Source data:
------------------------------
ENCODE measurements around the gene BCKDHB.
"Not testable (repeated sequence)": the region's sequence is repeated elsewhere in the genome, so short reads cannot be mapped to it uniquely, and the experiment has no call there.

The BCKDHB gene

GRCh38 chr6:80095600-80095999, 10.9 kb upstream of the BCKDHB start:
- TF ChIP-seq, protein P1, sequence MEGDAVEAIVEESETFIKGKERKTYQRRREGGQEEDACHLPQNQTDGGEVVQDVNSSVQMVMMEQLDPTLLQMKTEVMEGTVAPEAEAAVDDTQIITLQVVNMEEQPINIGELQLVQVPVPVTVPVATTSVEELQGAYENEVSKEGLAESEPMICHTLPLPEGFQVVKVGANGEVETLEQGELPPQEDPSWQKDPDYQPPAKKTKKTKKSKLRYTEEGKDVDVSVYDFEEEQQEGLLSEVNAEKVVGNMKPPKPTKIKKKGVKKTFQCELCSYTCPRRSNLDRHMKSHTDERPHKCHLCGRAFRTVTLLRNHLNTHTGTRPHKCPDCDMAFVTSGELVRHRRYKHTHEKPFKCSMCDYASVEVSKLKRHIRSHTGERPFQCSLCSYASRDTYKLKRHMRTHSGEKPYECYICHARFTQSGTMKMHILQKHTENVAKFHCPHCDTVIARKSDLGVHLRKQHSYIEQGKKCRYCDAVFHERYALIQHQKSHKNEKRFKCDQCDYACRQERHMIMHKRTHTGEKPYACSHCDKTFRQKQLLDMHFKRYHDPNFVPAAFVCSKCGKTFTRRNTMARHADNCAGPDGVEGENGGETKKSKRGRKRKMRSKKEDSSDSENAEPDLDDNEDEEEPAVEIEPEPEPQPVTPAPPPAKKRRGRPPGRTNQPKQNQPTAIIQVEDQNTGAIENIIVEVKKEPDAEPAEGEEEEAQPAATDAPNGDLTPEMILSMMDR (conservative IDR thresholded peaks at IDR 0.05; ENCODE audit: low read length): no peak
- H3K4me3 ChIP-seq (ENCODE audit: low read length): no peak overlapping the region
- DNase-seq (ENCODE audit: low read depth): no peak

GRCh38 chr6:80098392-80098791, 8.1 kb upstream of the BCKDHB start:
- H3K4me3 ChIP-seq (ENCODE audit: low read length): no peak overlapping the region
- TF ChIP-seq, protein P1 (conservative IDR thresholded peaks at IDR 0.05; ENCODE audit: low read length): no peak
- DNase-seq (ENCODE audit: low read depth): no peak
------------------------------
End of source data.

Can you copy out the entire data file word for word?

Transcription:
ENCODE measurements around the gene BCKDHB.
"Not testable (repeated sequence)": the region's sequence is repeated elsewhere in the genome, so short reads cannot be mapped to it uniquely, and the experiment has no call there.

The BCKDHB gene

GRCh38 chr6:80095600-80095999, 10.9 kb upstream of the BCKDHB start:
- TF ChIP-seq, protein P1, sequence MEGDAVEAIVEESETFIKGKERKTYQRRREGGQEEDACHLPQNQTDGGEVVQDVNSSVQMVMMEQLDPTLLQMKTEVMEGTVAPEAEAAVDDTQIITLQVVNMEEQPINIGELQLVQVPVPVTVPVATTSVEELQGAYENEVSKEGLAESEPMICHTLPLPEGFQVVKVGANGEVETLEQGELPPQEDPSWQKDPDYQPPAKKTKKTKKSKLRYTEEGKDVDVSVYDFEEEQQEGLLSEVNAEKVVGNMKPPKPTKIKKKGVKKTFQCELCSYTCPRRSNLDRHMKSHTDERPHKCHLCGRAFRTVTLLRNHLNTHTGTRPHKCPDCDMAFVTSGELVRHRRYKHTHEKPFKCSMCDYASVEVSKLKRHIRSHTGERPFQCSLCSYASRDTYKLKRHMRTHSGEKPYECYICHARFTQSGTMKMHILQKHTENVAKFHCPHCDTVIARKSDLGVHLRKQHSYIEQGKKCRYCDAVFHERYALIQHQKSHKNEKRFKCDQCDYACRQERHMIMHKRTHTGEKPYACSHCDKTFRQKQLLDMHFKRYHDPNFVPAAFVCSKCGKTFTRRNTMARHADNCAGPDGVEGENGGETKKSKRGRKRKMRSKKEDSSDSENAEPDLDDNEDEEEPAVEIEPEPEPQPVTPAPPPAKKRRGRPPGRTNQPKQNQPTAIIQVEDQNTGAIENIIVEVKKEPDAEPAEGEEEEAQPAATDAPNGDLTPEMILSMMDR (conservative IDR thresholded peaks at IDR 0.05; ENCODE audit: low read length): no peak
- H3K4me3 ChIP-seq (ENCODE audit: low read length): no peak overlapping the region
- DNase-seq (ENCODE audit: low read depth): no peak

GRCh38 chr6:80098392-80098791, 8.1 kb upstream of the BCKDHB start:
- H3K4me3 ChIP-seq (ENCODE audit: low read length): no peak overlapping the region
- TF ChIP-seq, protein P1 (conservative IDR thresholded peaks at IDR 0.05; ENCODE audit: low read length): no peak
- DNase-seq (ENCODE audit: low read depth): no peak